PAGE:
Except for one.

    The coal industry wants nothing more than to ruin the reputation of natural gas. They will laugh all the way to the bank if society rejects natural gas due to an irrational presentation of the risks involved. My suggestion: Examine the evidence in the city of Fort Worth, Texas, which already has several thousand shale gas wells underneath its city limits, drilled the last 10 years, and all of them fracked extensively. Please go find a scandal there and report back.

    Having said that, emissions from the diesel engines used in drilling and fracking are horrible. There is reference to this in the text above. There is undoubtably a serious air quality problem is some areas with intense operations from many rigs in close proximity. The other problem is with gas compression equipment required to produce after the wells have depleted reservoir pressure. The gas compressors are noisy and can produce some nasty local emissions from the required lubrication systems.

    Note: I have worked as a petroleum engineer in industry for 17 years before I quit to other more productive things.

  7. Mulga Mumblebrain says:

    You’ve got to hand it to the greed-heads. Nothing will ever stop them, until they stop us all by totally destroying the life-sustaining biosphere. I mean, benzene, really, totally harmless stuff, and radium-well I saw FoxNews and they said radiation is GOOD for you. All the alarmists want to do is introduce a Communist dictatorship and compulsory Gaia worship. You’ll only get the keys to my 4WD (SUV) from outa my cold, dead, hand!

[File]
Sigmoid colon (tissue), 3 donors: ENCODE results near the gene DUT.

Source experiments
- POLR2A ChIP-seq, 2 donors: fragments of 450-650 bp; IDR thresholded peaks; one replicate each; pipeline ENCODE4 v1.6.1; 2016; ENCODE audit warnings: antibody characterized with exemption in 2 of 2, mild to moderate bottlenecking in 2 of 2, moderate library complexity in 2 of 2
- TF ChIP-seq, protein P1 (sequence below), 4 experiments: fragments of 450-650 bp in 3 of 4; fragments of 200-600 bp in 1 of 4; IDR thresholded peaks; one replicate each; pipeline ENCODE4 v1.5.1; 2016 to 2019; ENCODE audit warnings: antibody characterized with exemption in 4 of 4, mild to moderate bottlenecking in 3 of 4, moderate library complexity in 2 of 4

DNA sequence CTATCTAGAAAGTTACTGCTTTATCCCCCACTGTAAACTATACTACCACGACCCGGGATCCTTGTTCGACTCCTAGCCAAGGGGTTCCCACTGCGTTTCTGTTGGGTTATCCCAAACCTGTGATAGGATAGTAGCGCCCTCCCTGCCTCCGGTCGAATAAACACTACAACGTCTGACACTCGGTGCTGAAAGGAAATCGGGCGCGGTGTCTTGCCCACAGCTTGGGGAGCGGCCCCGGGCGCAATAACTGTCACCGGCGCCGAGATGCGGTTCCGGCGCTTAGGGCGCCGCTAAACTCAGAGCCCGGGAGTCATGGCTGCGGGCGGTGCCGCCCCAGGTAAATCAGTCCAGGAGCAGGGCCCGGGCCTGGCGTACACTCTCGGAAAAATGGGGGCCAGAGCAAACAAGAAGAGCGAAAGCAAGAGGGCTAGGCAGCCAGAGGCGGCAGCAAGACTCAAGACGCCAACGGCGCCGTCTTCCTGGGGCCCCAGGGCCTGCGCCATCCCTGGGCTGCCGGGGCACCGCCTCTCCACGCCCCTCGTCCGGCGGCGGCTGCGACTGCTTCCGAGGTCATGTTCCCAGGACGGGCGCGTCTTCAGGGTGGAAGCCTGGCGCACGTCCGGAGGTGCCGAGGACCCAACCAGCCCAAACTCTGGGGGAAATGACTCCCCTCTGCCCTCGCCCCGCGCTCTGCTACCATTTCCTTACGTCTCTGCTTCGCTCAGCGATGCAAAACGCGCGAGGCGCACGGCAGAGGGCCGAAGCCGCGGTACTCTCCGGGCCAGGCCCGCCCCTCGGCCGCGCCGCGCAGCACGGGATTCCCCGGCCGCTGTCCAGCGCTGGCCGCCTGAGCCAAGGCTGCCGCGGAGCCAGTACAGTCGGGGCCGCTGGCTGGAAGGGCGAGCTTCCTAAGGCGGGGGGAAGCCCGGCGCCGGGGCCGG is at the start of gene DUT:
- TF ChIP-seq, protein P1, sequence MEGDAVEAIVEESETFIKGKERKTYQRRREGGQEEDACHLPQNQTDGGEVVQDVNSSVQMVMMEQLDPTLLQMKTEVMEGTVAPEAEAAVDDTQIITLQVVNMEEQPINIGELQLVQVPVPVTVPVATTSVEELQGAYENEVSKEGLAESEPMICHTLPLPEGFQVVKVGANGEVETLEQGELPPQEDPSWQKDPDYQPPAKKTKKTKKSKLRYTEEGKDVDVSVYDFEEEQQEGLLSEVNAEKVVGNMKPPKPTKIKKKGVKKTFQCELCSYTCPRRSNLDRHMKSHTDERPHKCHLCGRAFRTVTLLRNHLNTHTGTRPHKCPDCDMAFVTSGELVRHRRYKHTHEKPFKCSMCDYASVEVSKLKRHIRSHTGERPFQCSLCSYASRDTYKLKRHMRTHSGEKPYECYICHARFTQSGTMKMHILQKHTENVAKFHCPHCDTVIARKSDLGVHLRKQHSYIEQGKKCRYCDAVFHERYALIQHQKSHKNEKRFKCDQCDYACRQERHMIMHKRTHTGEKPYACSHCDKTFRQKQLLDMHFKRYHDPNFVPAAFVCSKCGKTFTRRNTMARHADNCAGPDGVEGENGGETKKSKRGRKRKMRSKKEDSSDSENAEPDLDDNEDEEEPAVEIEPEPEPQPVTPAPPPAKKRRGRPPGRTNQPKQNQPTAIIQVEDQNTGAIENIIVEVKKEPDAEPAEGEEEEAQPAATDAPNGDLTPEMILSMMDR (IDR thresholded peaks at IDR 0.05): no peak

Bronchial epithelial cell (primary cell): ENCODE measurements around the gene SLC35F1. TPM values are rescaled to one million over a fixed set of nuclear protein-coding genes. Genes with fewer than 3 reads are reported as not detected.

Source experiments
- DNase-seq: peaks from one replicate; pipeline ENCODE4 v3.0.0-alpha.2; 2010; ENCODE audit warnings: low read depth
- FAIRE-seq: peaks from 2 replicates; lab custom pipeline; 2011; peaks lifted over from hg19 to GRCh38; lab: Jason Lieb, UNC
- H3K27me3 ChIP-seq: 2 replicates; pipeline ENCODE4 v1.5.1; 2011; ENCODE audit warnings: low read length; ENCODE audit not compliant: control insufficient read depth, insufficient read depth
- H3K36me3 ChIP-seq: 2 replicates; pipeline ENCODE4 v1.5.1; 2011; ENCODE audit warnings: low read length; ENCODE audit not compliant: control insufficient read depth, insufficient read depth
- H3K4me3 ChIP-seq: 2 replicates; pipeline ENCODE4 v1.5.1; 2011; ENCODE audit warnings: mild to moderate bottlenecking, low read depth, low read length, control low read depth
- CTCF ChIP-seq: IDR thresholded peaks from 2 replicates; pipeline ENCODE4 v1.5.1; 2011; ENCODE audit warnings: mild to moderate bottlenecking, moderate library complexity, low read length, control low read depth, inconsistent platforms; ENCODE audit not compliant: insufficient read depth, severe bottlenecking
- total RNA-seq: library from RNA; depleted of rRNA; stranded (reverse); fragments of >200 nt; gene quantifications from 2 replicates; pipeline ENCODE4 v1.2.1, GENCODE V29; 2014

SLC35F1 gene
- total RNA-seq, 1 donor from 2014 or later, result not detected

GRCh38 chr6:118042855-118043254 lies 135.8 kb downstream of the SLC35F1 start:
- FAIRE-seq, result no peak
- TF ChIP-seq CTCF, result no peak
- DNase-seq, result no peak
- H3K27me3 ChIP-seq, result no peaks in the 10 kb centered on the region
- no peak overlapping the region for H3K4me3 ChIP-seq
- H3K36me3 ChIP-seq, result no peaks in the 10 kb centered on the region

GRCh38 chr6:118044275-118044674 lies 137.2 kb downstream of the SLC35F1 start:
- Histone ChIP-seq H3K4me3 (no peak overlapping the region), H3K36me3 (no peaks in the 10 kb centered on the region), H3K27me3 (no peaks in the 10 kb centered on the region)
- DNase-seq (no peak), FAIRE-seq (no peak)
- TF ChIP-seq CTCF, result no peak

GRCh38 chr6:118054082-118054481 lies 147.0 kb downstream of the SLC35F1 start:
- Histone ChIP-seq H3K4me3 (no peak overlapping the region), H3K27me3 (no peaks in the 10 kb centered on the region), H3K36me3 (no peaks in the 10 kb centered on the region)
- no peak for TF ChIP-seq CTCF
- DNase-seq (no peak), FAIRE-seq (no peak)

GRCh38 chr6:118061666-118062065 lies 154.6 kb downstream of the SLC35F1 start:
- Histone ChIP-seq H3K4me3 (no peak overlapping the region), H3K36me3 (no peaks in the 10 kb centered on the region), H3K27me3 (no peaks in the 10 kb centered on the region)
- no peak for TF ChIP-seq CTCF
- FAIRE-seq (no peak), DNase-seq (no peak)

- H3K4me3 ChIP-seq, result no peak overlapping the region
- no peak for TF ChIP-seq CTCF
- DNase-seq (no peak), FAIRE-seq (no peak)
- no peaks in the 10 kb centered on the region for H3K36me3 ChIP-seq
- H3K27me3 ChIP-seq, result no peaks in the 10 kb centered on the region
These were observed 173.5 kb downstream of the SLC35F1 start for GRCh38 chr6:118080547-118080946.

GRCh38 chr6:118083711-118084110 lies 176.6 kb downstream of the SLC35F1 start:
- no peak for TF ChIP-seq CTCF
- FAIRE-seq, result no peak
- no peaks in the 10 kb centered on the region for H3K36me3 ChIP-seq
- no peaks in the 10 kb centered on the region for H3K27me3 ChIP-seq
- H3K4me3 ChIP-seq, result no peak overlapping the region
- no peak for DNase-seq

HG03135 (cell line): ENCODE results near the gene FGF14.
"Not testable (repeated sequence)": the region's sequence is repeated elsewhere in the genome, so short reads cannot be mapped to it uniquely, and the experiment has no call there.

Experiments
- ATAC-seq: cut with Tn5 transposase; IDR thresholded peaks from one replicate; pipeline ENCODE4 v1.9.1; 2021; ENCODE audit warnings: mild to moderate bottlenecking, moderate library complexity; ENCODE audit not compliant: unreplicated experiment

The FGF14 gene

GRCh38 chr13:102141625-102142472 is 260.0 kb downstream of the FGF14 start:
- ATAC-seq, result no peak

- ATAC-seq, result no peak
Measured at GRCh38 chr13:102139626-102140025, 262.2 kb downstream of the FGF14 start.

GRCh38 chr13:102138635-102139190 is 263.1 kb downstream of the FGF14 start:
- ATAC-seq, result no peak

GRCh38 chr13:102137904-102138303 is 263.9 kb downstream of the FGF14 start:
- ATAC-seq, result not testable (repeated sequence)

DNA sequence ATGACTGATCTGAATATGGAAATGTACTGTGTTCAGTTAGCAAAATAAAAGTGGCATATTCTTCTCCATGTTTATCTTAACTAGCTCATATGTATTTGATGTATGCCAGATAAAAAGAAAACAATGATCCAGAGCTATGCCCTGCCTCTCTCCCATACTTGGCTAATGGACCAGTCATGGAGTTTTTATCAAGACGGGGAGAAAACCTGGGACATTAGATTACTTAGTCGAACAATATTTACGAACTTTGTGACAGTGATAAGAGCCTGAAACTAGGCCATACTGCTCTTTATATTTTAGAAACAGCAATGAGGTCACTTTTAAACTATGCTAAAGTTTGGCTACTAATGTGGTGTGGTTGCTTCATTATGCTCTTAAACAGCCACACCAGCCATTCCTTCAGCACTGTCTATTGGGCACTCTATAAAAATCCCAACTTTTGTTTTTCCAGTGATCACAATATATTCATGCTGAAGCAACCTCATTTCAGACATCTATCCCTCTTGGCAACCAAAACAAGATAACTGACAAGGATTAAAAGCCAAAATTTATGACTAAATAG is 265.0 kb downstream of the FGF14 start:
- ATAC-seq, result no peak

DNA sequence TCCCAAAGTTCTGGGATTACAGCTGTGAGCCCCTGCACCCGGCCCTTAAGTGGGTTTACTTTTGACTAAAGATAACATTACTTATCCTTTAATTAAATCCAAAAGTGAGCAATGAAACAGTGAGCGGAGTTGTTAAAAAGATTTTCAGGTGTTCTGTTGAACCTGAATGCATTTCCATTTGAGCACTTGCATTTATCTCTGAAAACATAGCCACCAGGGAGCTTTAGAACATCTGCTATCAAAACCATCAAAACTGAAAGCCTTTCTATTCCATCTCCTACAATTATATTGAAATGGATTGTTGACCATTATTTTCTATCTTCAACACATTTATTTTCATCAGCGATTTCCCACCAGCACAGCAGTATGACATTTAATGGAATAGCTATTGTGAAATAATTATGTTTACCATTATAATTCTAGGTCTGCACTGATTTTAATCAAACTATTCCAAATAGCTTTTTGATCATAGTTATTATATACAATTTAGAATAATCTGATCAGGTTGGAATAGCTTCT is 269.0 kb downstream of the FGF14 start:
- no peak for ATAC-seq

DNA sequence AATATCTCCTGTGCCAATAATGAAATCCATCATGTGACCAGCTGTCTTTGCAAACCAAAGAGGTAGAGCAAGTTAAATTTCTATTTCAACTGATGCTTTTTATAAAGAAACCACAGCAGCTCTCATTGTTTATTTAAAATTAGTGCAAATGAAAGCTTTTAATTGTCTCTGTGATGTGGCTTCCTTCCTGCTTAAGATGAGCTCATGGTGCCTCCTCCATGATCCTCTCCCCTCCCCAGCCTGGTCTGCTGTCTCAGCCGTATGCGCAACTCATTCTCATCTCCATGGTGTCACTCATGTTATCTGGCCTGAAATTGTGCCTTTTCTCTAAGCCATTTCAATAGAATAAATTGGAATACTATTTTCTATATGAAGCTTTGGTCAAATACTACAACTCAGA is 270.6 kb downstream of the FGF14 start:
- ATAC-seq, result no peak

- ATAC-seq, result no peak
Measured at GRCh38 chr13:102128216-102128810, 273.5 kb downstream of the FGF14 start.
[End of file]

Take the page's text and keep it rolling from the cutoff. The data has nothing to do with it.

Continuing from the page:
8. Prokaryotes says:

    “… occurring radioactive materials, such as radium, as a result of drilling activities”

    Phase out of nuclear plants is med-long term planing but action now to ban fracking up our groundwater is something which should be mandatory, immediately.

  9. Joan Savage says:

    In New York, a decision is pending regarding a draft supplemental Generic Environmental Impact Statement (sGEIS) on slick-water fracturing (fracking).

    The draft provided for public review did not include details of radionuclide disposition.

    This is a good example, to my mind, why the EIS should have to be site-specific to each well, and not generic.

    One onerous feature of gas drilling in New York is that the land owners by default will get stuck with the comprehensive liability for environmental clean up, while the gas-companies who leased the mineral rights have a more limited liability, like renters. Some leases protect land owners better than others, so there is some variety in how this looks.

    Imagine if a coal company leased a mountain and then left the land owner with the tailings.